@Both Now here's what I saw: Blackgaia02 just switched citation styles without having a consensus with me. So I reverted it back because one wasn't started. (I'm also going to assume you both are not taking this the wrong way with "ownership.")
My question is: If you THINK my method of using MLA is wrong and you think APA is better, then at least start a consensus with me with a separate section. We would at least reason why APA is better than MLA. ---TacticalMaster (talk) 07:32, 11 June 2014 (UTC)
1) I think you're confusing consensus with permission, based on your statement: "Blackgaia02 just switched citation styles without having a consensus with me." Consensus is a determination made by the majority. 2) I'm delightfully amused that you are openly mocking my English, but you might want to scale it back a little bit, what with WP:NPA and all. 3) I'm not aware of "rigging" being used in the way you are describing. People aren't usually found rigging their belt if it's too tight, rigging the empty milk carton, or rigging their old underpants for a new pair. I suppose you could rig your belt with shark repellent, but that's a different use of the verb. On the other hand, I am familiar with "rig" having a common negative connotation, e.g. "to tamper" as in "jury-rigging", "price rigging", "bet rigging", and "election rigging". Perhaps these are cultural nuances. 4) I've opened a discussion on the article's talk page. You are invited to contribute your thoughts. I will point out, however, that Wikipedia:Citing sources says at the very top that the guidelines should be treated with common sense. It seems to me that if three editors are using the {{cite}} template for their referencing, adhering to principle for principle's sake does not seem to make much sense. Cyphoidbomb (talk) 09:13, 11 June 2014 (UTC)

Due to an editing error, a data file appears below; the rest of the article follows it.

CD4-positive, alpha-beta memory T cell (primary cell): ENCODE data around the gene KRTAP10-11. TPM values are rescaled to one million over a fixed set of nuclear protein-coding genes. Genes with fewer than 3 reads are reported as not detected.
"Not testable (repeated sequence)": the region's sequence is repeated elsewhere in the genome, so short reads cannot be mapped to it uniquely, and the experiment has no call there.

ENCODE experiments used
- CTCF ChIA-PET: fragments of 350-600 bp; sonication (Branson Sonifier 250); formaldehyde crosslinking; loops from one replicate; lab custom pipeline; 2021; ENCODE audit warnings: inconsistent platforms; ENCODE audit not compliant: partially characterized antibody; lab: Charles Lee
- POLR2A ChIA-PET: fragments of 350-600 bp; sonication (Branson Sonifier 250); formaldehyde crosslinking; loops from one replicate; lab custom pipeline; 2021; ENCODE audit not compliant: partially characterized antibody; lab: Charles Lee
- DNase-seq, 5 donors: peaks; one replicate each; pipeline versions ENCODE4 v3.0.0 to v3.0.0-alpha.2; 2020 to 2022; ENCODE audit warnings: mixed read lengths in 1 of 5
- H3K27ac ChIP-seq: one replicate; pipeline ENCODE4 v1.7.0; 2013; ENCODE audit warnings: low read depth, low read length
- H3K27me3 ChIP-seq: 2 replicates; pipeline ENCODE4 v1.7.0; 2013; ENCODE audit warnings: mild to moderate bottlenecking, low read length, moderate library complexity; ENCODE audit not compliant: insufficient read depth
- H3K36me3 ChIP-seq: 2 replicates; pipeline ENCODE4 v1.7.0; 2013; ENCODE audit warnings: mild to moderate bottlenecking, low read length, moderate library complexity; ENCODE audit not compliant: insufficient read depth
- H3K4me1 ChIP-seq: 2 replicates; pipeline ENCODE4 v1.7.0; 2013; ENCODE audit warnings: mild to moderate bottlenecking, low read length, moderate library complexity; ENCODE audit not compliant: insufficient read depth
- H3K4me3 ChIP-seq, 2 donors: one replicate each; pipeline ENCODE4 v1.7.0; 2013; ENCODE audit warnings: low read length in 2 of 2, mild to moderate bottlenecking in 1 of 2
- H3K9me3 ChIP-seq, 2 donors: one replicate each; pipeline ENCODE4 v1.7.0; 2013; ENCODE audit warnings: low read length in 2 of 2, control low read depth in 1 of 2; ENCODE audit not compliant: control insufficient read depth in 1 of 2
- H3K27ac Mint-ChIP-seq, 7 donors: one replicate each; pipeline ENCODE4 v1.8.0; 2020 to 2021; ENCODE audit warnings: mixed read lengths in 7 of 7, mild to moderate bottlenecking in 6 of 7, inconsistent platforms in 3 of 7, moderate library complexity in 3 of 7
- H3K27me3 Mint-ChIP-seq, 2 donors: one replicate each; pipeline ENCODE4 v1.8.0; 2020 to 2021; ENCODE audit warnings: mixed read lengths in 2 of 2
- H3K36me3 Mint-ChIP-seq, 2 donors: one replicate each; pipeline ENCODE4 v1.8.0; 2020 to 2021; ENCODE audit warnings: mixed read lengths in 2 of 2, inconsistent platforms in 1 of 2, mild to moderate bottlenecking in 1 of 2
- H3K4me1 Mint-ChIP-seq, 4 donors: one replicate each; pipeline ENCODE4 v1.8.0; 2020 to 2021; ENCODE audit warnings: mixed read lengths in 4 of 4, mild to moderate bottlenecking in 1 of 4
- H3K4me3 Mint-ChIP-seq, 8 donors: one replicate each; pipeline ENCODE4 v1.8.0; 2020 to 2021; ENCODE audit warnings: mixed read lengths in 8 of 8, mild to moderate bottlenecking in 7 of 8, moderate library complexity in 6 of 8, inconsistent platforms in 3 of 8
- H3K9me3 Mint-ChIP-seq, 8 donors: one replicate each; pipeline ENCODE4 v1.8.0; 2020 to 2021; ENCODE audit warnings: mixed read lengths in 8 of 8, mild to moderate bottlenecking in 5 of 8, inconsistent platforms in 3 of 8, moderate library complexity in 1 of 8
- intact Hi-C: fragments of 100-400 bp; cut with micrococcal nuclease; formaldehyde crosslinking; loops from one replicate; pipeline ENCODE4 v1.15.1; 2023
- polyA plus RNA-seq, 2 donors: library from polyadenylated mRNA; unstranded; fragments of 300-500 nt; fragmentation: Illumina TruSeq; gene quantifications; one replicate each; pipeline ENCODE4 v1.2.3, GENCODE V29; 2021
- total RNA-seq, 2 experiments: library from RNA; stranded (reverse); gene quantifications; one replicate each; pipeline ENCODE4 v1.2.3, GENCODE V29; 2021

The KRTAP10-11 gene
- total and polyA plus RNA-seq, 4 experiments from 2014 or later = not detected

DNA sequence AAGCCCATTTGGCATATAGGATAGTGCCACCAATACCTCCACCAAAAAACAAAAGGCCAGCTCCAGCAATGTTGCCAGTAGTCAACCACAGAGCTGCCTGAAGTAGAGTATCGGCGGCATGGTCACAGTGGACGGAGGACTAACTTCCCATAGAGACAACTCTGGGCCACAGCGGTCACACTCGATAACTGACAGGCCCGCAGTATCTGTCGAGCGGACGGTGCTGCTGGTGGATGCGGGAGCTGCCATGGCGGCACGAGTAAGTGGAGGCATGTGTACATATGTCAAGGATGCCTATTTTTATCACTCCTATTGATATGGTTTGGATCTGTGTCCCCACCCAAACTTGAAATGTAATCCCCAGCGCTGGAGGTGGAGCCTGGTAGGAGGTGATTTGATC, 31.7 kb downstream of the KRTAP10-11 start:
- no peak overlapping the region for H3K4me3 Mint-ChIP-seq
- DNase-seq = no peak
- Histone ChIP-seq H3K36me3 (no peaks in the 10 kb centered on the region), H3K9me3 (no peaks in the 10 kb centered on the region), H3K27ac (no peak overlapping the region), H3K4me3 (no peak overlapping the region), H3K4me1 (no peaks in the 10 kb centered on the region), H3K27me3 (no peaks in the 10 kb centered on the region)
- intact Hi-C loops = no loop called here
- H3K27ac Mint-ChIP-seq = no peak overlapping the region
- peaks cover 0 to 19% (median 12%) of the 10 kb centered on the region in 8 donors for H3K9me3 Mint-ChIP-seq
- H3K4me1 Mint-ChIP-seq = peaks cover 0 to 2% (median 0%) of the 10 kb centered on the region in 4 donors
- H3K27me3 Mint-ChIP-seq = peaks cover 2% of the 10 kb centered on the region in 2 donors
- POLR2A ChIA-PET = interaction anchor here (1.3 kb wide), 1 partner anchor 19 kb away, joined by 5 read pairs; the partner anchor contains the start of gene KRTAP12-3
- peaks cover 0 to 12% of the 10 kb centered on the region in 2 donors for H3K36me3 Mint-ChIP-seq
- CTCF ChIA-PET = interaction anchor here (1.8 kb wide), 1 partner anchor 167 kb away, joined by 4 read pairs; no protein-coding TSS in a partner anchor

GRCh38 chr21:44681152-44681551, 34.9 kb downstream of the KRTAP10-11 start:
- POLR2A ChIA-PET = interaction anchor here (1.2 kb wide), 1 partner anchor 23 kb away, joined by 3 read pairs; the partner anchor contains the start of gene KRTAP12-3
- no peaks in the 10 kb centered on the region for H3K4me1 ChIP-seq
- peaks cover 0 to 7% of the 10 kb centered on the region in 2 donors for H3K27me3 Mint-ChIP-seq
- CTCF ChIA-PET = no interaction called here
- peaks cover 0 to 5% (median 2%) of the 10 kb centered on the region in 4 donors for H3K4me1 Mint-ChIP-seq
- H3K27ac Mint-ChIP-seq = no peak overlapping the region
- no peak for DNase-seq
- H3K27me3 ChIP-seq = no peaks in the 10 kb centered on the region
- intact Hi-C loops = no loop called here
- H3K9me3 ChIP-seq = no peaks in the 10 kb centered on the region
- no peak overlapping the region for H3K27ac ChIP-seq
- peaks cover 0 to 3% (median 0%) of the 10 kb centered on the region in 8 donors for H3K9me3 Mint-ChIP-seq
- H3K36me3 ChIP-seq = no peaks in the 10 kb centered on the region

I suggest you check my edit count and the number of articles that I have edited. I am well versed with the different citation styles, but I use {{cite web}} style templates because that is the most widely used format (cite web is used in nearly 1.7 million articles)) and even inexperienced editors can format citations easily. Regarding some comments you directed to Cyphoidbomb:
  • "Did I say anything in the summary such as 'do not touch my edits'?" - Your edit summaries imply that.
  • "according to your message, you just seem to have limited English" - Not a very appropriate statement at all. I'm sure you would not appreciate others criticising your English skills ("should of", "would of", starting sentences with "And", "Since because I was", "made a talk to me" and so on), so please don't criticise others.
  • "Do you know even know what 'rigging' means? It's the same as 'adjusting,' 'replacing,' and 'switching.'" - No, "rigging" implies an inappropriate change, which it wasn't.
Note that Cyphoidbomb has now formally proposed that the citation style be changed. Please familiarise yourself with WP:CONSENSUS. Other editors don't have to form consensus with just you. All involved editors form a consensus together, but it does not have to be a unanimous agreement. --AussieLegend () 09:42, 11 June 2014 (UTC)
@Cyphoid, consensus requires a group of people, one or few. So that's why I asked Blackgaia for his consensus on why it should be switched. Also, please re-read what I stated in my previous reply to you when you were saying that you're still confused: I was assuming you won't take it the wrong way. That was me trying to state it in no offense but you misinterpreted it and refused to believe that insurance. Now, I hopped into the discussion with the citation change so at least we can finally come to an agreement.
@Aussie Aussie, as I stated in my reply to Cyphpoid, I restated the fact "I assume you won't take it the wrong way." Yet you (and him) still ignored that message to ensure that is "no offense." If I were to criticize his inability, I would be like be writing a one-page essay stating his "limited" skills.
Also, yes I am aware Cyphoid already started a discussion and it's already still in motion (despite that it's already late midnight). ---TacticalMaster (talk) 09:55, 11 June 2014 (UTC)